The Colleton Solar Farm, the largest facility of its kind in the state, is producing electricity just nine weeks after construction began on the project. Utility and solar industry executives officially dedicated the solar array during a ceremony January 24 in Walterboro.
TIG Sun Energy, a subsidiary of the North Charleston-based InterTech Group, is the owner and operator of the Colleton Solar Farm. Santee Cooper, in collaboration with Central Electric Power Cooperative and the state’s electric cooperatives, are purchasing the total energy output of the farm and studying data about the costs and integration of utility-scale solar power.
Santee Cooper selected TIG Sun Energy as the solar farm contractor on Oct. 7, 2013. Construction on the 14-acre site began a week later. The farm officially began producing power on Dec. 20. The solar array consists of 10,010 photovoltaic panels. Some panels are fixed while other panels follow the direction of the sun to maximize the production of solar energy.
“Santee Cooper and the state’s electrical cooperatives are to be commended for their leadership that made this project possible,” said Anita Zucker, chairperson and CEO of The InterTech Group, Inc. “Solar energy is in our future so we need to gain experience. This facility is designed to do that.”
The 3-megawatt solar complex provides enough energy to power more than 300 homes. In its first month of production, the Colleton Solar Farm produced enough energy to light 753 light bulbs (60 watt) for eight hours a day. The site is forecast to generate approximately 4,468,000 kilowatt-hours of electricity in 2014 (4.468 megawatt-hours).
“Santee Cooper knows that solar power has a bigger role to play in our state’s energy future,” said Leighton Lord, chairman of the Santee Cooper Board of Directors. “Our challenge is figuring out how to integrate utility-scale solar generation and still keep our customers’ lights on when the cloud cover blocks the sun. We will be using the Colleton Solar Farm to build that knowledge base.”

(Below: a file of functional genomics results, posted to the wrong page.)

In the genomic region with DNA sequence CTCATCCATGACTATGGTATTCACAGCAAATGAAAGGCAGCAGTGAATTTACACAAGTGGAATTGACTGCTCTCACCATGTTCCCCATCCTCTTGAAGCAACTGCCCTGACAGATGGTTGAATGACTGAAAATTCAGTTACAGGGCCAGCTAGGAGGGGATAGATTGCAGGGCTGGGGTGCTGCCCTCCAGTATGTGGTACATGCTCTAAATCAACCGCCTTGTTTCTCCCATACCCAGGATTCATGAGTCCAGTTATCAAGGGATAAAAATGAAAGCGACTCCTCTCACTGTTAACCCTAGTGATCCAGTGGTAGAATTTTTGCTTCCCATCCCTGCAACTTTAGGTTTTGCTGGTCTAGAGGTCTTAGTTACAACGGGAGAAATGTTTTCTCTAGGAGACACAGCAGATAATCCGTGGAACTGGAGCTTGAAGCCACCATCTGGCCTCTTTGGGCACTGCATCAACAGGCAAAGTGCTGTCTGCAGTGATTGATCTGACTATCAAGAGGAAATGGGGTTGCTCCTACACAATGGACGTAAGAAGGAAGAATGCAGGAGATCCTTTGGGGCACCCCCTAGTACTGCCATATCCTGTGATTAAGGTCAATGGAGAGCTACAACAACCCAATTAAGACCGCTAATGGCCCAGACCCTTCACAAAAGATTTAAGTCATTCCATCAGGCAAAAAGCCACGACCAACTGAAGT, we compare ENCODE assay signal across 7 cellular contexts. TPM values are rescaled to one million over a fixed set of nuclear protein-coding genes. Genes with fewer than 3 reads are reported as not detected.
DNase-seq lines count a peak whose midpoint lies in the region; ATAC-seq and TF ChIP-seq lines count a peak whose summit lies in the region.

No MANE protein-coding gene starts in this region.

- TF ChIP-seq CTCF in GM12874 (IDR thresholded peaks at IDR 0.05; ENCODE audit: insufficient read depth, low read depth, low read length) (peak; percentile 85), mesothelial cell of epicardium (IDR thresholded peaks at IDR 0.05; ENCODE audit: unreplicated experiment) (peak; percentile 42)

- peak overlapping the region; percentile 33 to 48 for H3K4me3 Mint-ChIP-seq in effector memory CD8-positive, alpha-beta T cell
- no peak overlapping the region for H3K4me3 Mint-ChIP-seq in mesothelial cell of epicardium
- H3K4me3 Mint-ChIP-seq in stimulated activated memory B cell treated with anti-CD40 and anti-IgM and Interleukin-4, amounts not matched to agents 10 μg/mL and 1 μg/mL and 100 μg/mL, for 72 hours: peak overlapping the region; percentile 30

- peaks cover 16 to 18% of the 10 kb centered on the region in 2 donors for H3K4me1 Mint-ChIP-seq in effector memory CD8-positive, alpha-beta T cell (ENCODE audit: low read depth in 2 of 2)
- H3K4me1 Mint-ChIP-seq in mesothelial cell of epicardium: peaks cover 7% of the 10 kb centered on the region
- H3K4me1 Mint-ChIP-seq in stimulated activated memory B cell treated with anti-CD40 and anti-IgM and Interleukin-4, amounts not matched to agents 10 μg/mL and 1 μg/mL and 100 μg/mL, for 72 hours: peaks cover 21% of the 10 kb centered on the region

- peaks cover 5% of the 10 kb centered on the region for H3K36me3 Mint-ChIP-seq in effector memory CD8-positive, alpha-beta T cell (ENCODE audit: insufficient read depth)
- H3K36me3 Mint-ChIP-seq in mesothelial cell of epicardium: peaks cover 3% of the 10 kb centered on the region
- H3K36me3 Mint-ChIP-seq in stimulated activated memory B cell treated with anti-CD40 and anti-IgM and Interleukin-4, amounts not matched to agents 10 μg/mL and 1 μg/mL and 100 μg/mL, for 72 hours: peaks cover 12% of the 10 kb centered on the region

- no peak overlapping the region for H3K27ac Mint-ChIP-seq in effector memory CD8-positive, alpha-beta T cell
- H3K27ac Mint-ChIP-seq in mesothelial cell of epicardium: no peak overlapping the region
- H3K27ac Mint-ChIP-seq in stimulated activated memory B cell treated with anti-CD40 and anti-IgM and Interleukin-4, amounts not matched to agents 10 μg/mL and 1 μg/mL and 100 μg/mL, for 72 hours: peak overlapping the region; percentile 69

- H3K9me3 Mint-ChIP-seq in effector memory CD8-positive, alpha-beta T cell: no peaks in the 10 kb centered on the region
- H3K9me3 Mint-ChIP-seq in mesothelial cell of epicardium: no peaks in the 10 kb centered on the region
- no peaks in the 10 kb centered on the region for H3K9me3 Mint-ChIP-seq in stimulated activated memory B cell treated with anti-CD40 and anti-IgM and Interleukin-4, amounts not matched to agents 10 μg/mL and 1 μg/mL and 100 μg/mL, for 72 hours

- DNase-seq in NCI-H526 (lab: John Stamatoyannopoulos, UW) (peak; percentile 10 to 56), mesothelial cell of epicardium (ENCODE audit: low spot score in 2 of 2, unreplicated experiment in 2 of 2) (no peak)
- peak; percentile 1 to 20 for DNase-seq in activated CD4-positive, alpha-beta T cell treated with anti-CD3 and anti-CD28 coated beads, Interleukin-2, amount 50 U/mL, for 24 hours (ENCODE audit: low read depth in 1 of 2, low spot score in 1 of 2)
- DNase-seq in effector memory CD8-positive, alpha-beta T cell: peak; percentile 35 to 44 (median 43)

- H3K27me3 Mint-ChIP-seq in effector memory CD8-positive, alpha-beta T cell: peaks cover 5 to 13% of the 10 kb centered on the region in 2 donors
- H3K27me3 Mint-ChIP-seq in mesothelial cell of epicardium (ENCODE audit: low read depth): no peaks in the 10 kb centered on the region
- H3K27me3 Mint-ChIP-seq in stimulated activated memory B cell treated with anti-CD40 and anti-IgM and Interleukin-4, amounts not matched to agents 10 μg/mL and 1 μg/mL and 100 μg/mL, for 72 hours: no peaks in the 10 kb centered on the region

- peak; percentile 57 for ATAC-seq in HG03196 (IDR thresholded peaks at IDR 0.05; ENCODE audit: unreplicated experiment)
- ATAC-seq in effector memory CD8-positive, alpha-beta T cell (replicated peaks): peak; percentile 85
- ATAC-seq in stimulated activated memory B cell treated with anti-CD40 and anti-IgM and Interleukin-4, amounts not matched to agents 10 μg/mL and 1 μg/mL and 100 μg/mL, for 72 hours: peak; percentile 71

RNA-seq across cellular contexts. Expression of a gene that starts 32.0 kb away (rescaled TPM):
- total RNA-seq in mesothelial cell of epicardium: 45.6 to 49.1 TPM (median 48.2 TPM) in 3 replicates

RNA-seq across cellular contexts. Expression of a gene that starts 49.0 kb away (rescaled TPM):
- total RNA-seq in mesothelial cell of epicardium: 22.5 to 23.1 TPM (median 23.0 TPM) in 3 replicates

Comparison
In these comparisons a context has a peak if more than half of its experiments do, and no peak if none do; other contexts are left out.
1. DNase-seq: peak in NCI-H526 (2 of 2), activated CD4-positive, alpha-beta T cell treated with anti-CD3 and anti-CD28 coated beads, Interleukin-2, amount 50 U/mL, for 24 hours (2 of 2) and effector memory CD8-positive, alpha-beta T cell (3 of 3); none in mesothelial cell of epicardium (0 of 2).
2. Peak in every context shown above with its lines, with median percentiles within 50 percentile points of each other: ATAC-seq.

“The timing is right for this project,” said Larry Hinz, president and CEO of Coastal Electric Cooperative, and chairman of the board of trustees of Central Electric Power Cooperative. “We’ve heard from cooperative members who are interested in solar energy. Now, it’s our turn to develop a consumer-friendly product that makes solar power available in a reliable and economically sustainable way. This project gives us a tremendous opportunity to learn how we can make solar successful in South Carolina.”
The dedication of the Colleton Solar Farm continues a 13-year renewable energy history for Santee Cooper and the electric cooperatives. The utilities began generating and distributing renewable landfill gas energy in 2001, and since then have steadily increased renewable generation, using homegrown, South Carolina resources.
You can see real-time power output of the Colleton Solar Farm by going to: